I heard other stories like that all over. I don't know if older people singled me out to tell me stories, or if I was unusual in actually listening to stories they told all the kids, but I did hear, and remember, a lot. And I read what I could find, to fill in the gaps. I knew that the American Legion, a group closely allied with Mrs B's beloved DAR, had pushed for the expulsion of the "Japs" even before any executive orders were signed.

The sentiments against the Japanese were overwhelming and widely shared.

After my teacher's revelation about the Bs, and how they had acquired their land, I wanted to find out, exactly, what villainy the Bs had perpetrated, how, against whom. These people were so monstrous I had to get the story of their crime, statute of limitations be damned.

As it happened it wasn't too much longer before I had an opportunity to get some real intelligence on the Bs. An older acquaintance (who moved in slightly tonier circles than I) mentioned he had gone to the Bs recently for a dinner party.

"So are the stories I have been hearing about them true?" I asked.

Well, my friend told me, there were no small animals being tortured there, like you hear. The house was smaller than it looks but about as creaky. However, the woman was a bit of a "macher" in the Republican Party. And not the moderate wing of the Republican Party. She had a large picture of herself with the man she still referred to, in 1979, as "President Nixon", posted prominently in the dining room.

EEww, I said.

"Is it true," I pressed my friend, "about them getting their land from the Japanese when they were interned?"

"Well, yes," my friend agreed.  

"Ah ha," I said. My suspicions were confirmed. Evil Nixonite so and sos.

My friend put out a cautionary finger, to stop me from going farther. "I know they did, because the Japanese couple they got their land from, the Ks, were at the dinner. Apparently, they come to ALL the Bs' dinners. They're great friends, actually."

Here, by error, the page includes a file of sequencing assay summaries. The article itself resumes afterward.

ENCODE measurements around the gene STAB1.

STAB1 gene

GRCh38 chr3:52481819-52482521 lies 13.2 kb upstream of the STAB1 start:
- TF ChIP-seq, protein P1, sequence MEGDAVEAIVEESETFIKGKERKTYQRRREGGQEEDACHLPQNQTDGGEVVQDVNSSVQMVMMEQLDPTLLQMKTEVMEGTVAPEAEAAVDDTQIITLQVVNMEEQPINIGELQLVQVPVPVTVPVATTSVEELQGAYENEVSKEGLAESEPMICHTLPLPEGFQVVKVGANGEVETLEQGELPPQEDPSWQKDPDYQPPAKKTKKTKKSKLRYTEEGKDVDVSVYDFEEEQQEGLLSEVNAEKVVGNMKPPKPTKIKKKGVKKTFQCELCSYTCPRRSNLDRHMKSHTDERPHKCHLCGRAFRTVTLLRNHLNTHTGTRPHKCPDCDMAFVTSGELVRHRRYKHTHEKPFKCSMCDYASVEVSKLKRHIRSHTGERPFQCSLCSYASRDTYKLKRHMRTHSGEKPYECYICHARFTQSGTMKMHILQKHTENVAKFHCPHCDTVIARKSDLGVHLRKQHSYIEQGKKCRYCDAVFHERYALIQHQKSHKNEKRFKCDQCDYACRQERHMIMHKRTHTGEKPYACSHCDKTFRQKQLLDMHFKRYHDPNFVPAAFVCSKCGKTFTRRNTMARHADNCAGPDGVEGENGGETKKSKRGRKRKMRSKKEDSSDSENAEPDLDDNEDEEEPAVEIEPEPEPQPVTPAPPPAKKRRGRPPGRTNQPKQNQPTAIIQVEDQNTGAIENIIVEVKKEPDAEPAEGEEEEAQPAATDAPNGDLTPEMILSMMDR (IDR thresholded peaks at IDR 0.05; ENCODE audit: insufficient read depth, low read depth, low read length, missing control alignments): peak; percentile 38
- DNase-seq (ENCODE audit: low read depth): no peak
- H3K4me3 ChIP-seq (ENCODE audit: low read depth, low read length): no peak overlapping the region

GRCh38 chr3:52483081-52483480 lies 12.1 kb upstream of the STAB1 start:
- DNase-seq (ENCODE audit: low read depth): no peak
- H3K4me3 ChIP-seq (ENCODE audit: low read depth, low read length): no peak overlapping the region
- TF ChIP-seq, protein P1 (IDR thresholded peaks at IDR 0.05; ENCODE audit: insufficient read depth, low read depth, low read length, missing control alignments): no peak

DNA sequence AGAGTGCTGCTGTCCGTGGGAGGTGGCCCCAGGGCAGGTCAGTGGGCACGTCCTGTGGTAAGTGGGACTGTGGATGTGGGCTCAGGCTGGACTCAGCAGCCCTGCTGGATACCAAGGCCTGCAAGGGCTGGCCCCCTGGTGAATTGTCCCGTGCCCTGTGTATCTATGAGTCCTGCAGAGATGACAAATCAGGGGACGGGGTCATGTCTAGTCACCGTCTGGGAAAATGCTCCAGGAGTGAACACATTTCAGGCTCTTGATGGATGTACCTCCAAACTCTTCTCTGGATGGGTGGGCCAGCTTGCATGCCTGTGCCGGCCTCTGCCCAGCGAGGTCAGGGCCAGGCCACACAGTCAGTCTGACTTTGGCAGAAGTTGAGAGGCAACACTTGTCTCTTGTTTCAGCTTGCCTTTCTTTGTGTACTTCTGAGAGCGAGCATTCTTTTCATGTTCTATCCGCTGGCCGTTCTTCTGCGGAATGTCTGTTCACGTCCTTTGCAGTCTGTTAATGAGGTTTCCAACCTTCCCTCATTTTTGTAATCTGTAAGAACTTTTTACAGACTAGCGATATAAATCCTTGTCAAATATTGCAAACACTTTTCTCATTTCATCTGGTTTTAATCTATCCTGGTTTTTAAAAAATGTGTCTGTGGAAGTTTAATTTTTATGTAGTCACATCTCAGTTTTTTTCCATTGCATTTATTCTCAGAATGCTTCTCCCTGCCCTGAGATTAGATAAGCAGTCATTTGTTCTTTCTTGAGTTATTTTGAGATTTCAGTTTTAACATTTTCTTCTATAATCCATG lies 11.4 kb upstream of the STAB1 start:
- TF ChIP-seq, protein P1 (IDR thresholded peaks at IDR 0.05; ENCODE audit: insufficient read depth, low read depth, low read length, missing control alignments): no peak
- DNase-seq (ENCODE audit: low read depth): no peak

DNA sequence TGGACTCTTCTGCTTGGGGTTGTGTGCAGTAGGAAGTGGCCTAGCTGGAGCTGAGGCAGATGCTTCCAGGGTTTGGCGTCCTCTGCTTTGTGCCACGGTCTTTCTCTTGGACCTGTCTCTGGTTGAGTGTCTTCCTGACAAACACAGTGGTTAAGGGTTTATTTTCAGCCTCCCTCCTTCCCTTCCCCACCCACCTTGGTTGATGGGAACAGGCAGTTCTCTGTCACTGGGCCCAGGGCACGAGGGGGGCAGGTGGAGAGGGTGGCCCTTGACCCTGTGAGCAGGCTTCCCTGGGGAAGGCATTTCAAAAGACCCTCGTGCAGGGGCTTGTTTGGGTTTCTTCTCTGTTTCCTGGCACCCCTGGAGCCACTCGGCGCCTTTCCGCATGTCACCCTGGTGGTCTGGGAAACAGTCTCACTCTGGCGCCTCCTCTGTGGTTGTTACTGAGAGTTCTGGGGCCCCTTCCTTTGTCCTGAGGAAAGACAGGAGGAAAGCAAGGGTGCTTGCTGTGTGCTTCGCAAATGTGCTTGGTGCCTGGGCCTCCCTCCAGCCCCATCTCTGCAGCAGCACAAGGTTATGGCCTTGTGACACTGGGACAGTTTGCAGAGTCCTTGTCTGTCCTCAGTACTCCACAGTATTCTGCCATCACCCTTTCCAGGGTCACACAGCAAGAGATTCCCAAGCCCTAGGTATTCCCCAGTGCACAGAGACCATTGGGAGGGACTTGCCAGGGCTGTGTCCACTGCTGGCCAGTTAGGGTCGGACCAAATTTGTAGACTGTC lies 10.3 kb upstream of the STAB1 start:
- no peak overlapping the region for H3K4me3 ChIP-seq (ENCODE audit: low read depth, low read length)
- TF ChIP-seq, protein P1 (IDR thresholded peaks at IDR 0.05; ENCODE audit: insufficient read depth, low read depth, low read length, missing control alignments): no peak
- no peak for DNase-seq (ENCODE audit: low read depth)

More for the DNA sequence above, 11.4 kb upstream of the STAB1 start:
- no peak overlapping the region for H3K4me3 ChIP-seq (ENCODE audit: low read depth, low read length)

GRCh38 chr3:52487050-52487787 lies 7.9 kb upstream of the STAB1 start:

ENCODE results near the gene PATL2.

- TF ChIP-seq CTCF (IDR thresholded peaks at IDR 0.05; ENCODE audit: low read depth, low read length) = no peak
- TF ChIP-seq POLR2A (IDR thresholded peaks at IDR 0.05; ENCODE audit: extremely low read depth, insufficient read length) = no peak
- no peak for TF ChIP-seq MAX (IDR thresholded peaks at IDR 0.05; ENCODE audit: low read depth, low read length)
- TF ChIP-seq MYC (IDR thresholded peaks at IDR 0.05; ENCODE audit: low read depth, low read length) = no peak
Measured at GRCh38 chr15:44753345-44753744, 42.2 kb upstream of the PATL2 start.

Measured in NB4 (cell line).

He told me the story the Japanese couple had told him: Japanese Americans had only a few weeks to dispose of their real estate or surrender it to government control.  Most lost everything, sold it to neighbors for a song or less, and of course many didn't even have land to dispose of. But the Bs, remember they were young kids then, somehow scraped together something close to a fair price for the couple's land. It was probably not what the land was worth, but the country was coming out of a depression and NOBODY had what the land was worth, coming up with something like seventy percent of the value, which the Bs did, was unheard of. Yet the Bs managed it, despite asset freezing they managed to pay the Ks. They kept up a correspondence through the war. Because of the Bs' financial decency the Ks were able to live through their exile in relative comfort and land on their feet after the war. And because of the emotional support the Ks, unlike many Nisei, moved back to the general area that had expelled them. The area that had signs like this.

Of course the Bs had profitted somewhat from the situation, and they did not deny that; but my friend said the Ks were adamant that it was a mutually beneficial arrangement, the best that they could have gotten in the circumstances, and that the Bs did the absolute best they could to be decent in the situation they had. (This, I reflected, was certainly more than the lachrymose pacifist Mr M had done for Yoshi. And more than I had heard of anyone else doing.)

What is more the couples retained an easy, pleasant friendship decades later, seemingly unmarred by resentment or guilt on either side.

I took a big step back from the account I had mentally written. My "narrative", of how the Bs personally cast out and despoiled the Ks, was simply wrong. I had judged unfairly.

Mrs B had warped values, she was stuck on her ancestry, she was crazy for Nixon. But the decency the Bs showed their neighbors the Ks was so uncommon at the time that it rated some kind of merit badge in my book. The willingness to be decent when public opinion and personal advantage are aligned on the side of the indecent is far too rare, perhaps even a tad heroic.

From actually hearing the presumed victims' own account, from reading Below The Fold in this story, I had learned a valuable lesson. Casting anyone as a villain in a drama because I don't like them or because they don't share my politics or any other reason besides the pertinent facts is prejudice, plain and simple.   For good or ill, everyone has a human story, even Daughters of the American Revolution.  And I should wait to hear that story before I cast judgment, even in my own mind.

Perhaps Mrs B was still a comic buffoon. But she, and her husband, were no villains.  

Originally posted to RedPencil on Sat Nov 06, 2010 at 07:32 AM PDT.